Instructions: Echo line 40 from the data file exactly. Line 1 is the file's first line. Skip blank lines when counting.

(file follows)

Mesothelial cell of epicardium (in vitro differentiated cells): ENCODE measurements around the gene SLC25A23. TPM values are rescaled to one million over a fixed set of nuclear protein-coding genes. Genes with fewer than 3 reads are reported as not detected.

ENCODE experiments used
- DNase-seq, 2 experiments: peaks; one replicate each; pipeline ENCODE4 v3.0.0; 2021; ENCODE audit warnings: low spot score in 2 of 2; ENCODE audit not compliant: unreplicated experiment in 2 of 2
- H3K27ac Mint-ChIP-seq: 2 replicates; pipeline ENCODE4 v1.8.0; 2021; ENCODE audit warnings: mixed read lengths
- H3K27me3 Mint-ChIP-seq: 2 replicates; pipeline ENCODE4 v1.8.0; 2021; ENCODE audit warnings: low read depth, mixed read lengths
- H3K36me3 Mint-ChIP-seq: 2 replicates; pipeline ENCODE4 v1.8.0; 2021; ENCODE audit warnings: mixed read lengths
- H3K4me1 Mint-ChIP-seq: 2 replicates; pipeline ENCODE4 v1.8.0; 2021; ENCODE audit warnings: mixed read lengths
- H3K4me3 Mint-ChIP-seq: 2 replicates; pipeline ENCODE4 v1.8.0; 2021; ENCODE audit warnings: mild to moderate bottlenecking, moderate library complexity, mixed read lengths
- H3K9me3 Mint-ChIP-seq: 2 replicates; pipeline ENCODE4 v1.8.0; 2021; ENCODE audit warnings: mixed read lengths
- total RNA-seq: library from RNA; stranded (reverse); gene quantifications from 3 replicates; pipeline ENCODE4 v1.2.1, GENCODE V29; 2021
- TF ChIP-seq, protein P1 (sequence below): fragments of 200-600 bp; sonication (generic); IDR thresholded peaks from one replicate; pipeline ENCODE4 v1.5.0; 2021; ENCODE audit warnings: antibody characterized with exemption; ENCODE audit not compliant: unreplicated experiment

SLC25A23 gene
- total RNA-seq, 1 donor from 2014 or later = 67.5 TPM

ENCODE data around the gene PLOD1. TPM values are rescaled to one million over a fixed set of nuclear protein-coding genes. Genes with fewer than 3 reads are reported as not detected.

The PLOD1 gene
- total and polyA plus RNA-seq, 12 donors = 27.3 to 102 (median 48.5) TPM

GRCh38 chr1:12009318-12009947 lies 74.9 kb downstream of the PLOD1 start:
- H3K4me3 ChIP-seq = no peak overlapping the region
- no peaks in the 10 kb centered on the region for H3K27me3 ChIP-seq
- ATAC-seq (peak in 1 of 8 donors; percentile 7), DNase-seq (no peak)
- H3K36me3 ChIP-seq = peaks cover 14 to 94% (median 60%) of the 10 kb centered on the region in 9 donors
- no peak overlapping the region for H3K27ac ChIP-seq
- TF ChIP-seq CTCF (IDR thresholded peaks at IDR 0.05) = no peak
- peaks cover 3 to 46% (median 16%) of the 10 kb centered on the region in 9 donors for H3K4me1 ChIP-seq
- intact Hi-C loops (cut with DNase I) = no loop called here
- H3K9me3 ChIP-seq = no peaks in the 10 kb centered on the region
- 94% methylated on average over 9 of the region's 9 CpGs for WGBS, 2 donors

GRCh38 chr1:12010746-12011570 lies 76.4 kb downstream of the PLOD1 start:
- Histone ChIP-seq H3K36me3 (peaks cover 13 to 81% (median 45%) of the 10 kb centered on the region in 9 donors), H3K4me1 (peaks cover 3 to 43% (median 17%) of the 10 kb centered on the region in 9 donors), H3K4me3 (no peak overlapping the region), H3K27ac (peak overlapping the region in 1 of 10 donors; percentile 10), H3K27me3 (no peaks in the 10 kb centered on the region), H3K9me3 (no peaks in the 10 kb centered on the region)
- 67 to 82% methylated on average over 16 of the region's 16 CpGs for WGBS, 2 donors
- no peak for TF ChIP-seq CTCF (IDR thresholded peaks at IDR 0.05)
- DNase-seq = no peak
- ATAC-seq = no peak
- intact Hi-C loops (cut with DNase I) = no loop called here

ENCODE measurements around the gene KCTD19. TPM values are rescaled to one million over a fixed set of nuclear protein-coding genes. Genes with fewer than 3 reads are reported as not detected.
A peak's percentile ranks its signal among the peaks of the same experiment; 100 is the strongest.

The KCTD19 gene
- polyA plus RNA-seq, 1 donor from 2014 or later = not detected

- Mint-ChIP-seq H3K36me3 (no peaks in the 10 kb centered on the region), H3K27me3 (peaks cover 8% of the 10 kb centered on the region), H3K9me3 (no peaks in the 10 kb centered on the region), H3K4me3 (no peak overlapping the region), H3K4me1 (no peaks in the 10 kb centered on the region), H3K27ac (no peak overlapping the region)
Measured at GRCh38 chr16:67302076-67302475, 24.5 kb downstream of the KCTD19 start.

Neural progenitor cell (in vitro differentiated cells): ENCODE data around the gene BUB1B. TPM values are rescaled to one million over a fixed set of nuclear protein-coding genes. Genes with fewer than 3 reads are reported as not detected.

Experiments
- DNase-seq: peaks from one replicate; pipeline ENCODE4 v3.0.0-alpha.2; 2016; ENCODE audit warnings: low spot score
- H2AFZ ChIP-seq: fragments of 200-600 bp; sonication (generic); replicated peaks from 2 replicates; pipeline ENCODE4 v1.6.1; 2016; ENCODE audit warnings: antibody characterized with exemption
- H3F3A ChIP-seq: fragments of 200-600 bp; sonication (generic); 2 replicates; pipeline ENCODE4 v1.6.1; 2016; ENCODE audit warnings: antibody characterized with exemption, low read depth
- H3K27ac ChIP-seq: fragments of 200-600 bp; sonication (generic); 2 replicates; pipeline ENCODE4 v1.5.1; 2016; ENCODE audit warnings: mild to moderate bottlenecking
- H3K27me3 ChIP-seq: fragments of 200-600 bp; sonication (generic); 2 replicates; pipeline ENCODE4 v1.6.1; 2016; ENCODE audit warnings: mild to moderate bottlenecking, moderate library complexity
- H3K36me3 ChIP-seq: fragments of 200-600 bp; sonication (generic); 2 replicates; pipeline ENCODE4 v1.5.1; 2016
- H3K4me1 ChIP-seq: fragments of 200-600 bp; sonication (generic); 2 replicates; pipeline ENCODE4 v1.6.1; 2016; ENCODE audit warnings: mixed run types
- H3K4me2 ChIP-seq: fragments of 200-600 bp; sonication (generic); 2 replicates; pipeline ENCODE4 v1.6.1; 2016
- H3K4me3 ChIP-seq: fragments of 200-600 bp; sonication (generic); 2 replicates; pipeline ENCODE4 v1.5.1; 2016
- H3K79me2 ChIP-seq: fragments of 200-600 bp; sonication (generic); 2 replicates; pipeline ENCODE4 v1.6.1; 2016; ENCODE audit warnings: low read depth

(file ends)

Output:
Measured at GRCh38 chr16:67302076-67302475, 24.5 kb downstream of the KCTD19 start.